Marmaris expats enjoy Christmas in their style .hurriyet2008-detailbox-newslink { font-family: Arial, Helvetica, sans-serif; font-size:13px; font-weight:bold; text-decoration:none; color:#000000;} .hurriyet2008-detailbox-newslink:hover { font-family: Arial, Helvetica, sans-serif; font-size:13px; font-weight:bold; text-decoration:underline; color:#990000;} MARMARİS - They might be far away from their motherlands, but expatriates in Marmaris still try to celebrate Christmas in their own way. With plenty of events scheduled for that day, expatriates are sometimes joined by their Turkish friends

The expatriate community in Marmaris is greeting Christmas with mixed feelings. Some of them have already left the city to celebrate the holy period in their own countries, but most are staying in this warm and pretty city, which is considerably quiet during winter months.

The Marmaris Christian Fellowship, which opened 3 years ago, is the leading organization for Christmas celebrations in the city. The non-denominational, Protestant church is open to anyone for the Christmas, as in other times.

Four weeks before Christmas, every Wednesday the parents set aside for making Christmas crafts to produce decorations and gifts. On Saturday, a kid's day for crafts was arranged and it has been a very fun day for children in past years.

Muslim Turks are invited as well
Denny and Barbara Malone, the leaders of the church, held another Christmas meeting yesterday for caroling and Christmas readings with refreshments following.

Denny says that even some Turkish people have joined them to see the atmosphere in the church and enjoyed the Christmas songs in previous years. For further information visit the Web site at Marmaris Christian Fellowship. The Netsel Marina is another place where Christmas celebrations can be seen in Marmaris.

The Yalı Lions Club at the marina is hosting a traditional "Christmas charity bazaar" and aims to support students in need with the income from the sales. Also, on Wednesday, marina management will organize a big barbeque party for their customers.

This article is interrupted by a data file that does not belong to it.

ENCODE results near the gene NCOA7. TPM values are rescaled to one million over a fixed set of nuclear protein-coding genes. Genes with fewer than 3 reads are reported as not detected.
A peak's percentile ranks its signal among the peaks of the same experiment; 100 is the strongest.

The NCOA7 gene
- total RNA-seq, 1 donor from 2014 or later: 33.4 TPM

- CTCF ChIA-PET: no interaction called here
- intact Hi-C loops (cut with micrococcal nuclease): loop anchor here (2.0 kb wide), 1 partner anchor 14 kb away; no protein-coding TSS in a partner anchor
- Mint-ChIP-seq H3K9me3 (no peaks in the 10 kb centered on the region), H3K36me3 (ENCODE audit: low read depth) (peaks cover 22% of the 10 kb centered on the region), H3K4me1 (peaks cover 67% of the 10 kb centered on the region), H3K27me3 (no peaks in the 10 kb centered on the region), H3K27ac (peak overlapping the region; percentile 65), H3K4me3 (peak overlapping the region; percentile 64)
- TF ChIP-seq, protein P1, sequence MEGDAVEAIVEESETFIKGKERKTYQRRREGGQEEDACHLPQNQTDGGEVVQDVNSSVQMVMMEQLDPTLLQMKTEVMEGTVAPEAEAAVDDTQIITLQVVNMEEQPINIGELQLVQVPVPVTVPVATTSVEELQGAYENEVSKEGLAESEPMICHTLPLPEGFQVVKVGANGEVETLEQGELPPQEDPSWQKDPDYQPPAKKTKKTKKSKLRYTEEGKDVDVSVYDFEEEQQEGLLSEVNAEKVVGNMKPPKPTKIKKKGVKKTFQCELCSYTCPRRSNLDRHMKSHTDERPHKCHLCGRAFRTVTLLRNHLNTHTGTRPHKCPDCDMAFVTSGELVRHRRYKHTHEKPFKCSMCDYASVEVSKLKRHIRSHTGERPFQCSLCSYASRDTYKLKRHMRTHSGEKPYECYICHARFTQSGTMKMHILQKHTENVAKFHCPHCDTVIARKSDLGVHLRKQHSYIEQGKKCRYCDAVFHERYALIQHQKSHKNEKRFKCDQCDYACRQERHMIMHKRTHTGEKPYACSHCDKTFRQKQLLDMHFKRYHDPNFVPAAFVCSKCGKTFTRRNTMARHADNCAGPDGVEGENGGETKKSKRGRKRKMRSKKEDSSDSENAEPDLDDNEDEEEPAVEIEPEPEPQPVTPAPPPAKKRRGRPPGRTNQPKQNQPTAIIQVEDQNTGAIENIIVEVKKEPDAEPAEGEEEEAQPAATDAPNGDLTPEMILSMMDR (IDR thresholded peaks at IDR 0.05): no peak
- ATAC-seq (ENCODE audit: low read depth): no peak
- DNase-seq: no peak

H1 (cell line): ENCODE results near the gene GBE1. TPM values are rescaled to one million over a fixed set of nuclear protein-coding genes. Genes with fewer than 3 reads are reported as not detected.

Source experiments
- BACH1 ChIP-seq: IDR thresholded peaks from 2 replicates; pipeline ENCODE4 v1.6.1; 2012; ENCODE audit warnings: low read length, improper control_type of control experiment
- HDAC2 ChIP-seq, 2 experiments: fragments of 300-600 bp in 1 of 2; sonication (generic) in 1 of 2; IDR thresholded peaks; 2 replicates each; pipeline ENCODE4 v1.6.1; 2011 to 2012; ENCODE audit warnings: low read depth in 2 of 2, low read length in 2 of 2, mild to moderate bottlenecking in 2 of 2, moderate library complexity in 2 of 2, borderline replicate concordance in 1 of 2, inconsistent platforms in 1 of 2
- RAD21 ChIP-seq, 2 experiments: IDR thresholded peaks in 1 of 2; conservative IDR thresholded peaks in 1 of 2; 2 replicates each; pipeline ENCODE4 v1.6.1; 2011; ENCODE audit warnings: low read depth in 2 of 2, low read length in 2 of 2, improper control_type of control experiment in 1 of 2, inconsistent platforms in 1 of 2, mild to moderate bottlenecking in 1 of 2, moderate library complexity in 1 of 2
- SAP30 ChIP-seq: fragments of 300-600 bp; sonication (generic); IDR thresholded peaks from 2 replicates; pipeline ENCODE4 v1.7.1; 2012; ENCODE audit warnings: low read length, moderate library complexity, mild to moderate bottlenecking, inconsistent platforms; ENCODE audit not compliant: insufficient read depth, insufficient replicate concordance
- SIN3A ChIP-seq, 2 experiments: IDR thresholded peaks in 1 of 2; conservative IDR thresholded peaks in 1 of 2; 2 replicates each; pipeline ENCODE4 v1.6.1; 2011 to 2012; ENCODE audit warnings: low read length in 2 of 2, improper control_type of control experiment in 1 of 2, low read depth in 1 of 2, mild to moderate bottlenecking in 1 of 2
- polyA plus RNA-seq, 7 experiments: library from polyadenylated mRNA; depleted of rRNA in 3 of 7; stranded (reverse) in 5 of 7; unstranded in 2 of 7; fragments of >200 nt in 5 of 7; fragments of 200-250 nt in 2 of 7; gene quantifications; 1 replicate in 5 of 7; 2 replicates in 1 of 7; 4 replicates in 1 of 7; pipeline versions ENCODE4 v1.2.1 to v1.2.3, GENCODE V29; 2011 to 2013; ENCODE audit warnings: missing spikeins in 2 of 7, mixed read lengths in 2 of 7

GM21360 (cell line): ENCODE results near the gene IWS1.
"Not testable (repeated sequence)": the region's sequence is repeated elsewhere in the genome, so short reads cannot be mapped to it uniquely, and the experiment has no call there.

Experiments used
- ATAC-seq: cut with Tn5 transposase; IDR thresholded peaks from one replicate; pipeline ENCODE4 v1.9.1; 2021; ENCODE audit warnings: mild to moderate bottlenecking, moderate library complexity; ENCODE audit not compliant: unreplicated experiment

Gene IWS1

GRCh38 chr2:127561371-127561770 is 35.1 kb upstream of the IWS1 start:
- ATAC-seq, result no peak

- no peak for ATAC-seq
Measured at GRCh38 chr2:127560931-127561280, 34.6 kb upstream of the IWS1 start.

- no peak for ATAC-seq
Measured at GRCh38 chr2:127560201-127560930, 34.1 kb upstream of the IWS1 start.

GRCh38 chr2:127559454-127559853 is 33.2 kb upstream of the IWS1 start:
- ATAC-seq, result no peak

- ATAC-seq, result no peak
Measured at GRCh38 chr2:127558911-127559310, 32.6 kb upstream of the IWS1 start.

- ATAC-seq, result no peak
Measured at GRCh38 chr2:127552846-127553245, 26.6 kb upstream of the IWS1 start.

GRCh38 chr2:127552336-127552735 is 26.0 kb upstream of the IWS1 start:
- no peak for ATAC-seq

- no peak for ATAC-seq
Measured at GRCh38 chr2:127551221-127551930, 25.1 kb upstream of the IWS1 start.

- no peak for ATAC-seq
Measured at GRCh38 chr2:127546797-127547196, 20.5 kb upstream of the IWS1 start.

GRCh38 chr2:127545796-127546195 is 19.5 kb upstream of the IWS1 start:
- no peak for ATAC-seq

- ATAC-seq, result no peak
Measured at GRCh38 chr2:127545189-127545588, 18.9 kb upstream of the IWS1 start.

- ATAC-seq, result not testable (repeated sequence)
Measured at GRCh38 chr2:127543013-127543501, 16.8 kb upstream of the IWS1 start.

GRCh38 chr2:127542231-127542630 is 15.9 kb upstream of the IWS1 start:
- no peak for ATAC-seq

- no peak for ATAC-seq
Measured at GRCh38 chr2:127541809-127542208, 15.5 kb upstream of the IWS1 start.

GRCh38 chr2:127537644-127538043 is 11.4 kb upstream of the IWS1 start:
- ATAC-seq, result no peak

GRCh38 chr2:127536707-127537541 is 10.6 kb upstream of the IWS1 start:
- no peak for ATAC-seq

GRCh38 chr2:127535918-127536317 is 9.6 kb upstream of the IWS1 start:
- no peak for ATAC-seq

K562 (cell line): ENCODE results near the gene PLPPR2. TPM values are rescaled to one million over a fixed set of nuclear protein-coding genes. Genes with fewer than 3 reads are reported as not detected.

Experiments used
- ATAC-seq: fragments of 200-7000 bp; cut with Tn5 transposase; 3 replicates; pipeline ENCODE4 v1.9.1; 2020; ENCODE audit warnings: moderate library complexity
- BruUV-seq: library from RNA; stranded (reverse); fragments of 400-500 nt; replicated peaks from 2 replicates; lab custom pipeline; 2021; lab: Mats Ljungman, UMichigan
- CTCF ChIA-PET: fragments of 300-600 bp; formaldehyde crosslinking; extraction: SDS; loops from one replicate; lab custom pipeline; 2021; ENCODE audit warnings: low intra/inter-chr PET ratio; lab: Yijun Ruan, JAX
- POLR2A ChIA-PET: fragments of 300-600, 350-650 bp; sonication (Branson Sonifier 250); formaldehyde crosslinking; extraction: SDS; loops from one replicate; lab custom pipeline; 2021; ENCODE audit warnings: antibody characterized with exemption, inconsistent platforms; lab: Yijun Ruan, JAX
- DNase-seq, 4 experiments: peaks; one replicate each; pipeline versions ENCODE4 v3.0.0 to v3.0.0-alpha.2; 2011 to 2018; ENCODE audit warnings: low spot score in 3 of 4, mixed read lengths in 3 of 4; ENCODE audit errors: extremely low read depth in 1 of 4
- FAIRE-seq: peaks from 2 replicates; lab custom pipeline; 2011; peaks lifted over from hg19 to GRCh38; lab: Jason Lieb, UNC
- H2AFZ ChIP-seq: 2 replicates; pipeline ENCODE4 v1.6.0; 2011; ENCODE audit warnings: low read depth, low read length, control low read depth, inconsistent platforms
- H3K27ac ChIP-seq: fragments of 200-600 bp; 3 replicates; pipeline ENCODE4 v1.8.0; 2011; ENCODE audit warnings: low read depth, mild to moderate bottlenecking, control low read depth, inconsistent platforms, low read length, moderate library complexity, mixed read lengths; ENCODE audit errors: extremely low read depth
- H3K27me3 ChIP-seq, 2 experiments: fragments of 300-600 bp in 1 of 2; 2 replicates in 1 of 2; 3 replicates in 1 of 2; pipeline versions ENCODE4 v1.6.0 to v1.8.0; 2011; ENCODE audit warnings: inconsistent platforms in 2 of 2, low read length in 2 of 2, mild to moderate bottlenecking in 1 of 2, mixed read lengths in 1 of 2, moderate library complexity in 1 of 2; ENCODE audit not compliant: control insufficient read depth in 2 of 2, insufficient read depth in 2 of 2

Russians admit to forgetting Christmas
However, the Russian population in Marmaris feels different than other expatriates. Mostly women married to Turkish men, Russians feel that they have almost forgotten how to celebrate Christmas.

The Russian Orthodox generally makes special celebrations between Dec. 30 and Jan. 2. The foods, the gifts, open air celebrations at nights are all done during these dates.

But after marrying Turkish men they start to celebrate only the New Year’s Eve, and forget their traditions. While they are telling the memories, you can see how much they miss those days far from their home.

Svetlana Önder is a painter living in Marmaris. Married to Tolga Önder 10 years ago, she is a mother of two girls now. Svetlana loves living in Marmaris, but when it is Christmas time, she’s got the blues.

"People dance in the streets with champagne in Russia," she sighs. "Ded Moroz (Santa Claus) and his daughter Sneguroçka come to our homes with gifts, singing Christmas songs for the kids."

Svetlana admits that everything is different now that she is living in Turkey. "Life and tradition are completely different here," she says. "The only celebration is on New Year’s Eve, around a table with the family members. When you compare with our celebrations, this is very homely."

However, she has full respect for Turkey and the way the New Year is celebrated in the country.

"For sure we respect that Turkey is a Muslim country and this is the way to meet the New Year," explains the Russian. "But what has been the most disappointing thing for me is to see how the Russian expats here do not come together and celebrate Christmas. I think after getting married, we are no more the same with our traditions."